Phase 3 clinical trials have begun in the United Kingdom and are due to begin in the United States in October. The study has enrolled 10,000 people in the UK and is expected to enrol up to 30,000 people. Novavax has also secured a deal with the Serum Institute of India to produce as many as two billion of their vaccines a year.

10. Johnson & Johnson’s JNJ-78436735/Ad26.CoV2-S

What is Johnson & Johnson’s COVID-19 Vaccine?

Johnson & Johnson’s pharmaceutical arm, Janssen, has developed another adenovirus-based vaccine against COVID-19 (JNJ-78436735/Ad26.CoV2-S). This vaccine too uses an adenovirus vector that expresses the viral spike protein normally found on the SARS-CoV-2 virus (which causes COVID-19). The adenovirus vector cannot multiply (as it normally would in disease) as essential genes required for multiplication are deleted. Upon vaccination, the individual will produce an immune response against the adenovirus AND the spike protein — thereby protecting us from COVID-19 infection in the future.

Latest Update

Earlier this week, J&J announced the start of their Phase 3 clinical trials for their investigational COVID-19 vaccine, JNJ-78436735, also known as Ad26.CoV2-S. This trial (called the ENSEMBLE trial) will enrol up to 60,000 volunteers across three continents.

The company anticipates the first batch of their COVID-19 vaccine will be available for Emergency Use Authorization (EUA) in early 2021 if phase 3 trials show good safety and efficacy. Provided the vaccine is safe and effective, J&J is committed to the goal of supplying more than 1 billion doses of their vaccine globally through the course of 2021.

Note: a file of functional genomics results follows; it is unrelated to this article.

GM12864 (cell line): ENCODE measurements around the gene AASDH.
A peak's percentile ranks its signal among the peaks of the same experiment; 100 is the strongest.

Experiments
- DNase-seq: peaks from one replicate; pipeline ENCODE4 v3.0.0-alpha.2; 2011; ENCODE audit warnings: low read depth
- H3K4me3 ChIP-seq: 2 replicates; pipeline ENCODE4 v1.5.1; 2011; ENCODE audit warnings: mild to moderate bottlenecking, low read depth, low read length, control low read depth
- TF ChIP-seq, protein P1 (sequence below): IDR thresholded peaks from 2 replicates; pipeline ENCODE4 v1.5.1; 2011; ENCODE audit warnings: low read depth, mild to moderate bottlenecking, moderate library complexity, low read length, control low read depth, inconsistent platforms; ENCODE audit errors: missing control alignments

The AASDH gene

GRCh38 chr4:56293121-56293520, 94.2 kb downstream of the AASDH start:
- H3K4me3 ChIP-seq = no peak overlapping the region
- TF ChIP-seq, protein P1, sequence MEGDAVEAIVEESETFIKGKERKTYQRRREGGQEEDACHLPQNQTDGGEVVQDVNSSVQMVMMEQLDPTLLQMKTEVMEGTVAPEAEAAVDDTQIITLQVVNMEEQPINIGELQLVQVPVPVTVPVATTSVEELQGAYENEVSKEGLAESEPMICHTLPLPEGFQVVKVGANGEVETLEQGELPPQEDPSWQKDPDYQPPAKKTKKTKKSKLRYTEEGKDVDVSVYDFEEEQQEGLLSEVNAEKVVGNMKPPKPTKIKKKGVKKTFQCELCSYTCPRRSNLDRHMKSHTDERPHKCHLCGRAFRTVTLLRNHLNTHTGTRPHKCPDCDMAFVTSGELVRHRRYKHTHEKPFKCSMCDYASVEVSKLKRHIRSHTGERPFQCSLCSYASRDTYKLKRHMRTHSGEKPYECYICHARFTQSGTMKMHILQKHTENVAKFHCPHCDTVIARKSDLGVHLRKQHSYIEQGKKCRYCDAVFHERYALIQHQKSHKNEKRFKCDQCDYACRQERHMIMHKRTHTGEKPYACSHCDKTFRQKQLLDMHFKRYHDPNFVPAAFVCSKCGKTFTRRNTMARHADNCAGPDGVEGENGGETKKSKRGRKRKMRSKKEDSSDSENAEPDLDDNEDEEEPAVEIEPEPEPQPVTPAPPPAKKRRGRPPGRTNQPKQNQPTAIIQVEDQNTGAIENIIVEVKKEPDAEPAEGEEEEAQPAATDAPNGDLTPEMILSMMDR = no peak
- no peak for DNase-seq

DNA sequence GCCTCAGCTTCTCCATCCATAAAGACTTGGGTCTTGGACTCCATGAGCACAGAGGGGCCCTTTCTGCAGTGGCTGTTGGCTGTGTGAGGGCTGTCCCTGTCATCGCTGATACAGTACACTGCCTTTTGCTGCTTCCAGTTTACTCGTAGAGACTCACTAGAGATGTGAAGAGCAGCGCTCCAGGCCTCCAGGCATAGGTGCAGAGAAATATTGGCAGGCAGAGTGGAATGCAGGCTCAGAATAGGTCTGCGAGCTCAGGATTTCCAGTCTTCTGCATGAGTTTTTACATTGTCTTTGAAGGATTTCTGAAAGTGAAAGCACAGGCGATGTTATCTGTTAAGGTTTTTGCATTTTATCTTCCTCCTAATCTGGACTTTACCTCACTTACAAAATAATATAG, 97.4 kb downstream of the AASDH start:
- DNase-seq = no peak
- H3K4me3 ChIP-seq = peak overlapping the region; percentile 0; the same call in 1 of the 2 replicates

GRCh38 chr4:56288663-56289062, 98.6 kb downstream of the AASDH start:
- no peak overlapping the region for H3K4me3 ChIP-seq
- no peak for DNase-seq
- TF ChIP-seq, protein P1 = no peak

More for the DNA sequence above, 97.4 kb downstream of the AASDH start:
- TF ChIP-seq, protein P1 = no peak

11. Murdoch Children’s Research Institute’s BCG Vaccine Trial

What is Murdoch Children’s Research Institute Doing?

Murdoch Children’s Research Institute is conducting research to check if the BCG vaccine (used as protection against tuberculosis) also protects from the COVID-19 causing novel coronavirus, SARS-CoV-2. The BCG vaccine was invented in the 1900s and is used to this day for the prevention of tuberculosis (TB). Phase 3 trials using this vaccine are currently ongoing.

Why Use A BCG Vaccine?

Evidence suggested that the BCG vaccine protected not only against TB but also may protect from viral illnesses, respiratory infections and sepsis. There is also talk that the BCG vaccine may bolster the body’s immune system.

Latest Update

Phase 3 clinical trial results for this vaccine are still to be declared. We will keep you up to date with regards to any updates on this vaccine, or any other COVID-19 vaccine in late stage development.

That is all for this week. If this newsletter is of interest to you, and you haven’t subscribed yet, do not forget to subscribe below.

For weekly updates on the COVID-19 therapeutics, please do not forget to subscribe using the form below:

Success! You're on the list.

2 Replies to “[Newsletter] Round-Up of COVID-19 Vaccine Updates: Week Commencing September 21, 2020”

  1. It’s nice to have a complete birds eye view of all the vaccines being developed. I was not even aware about certain facts you have highlighted such as the BCG vaccine. Thanks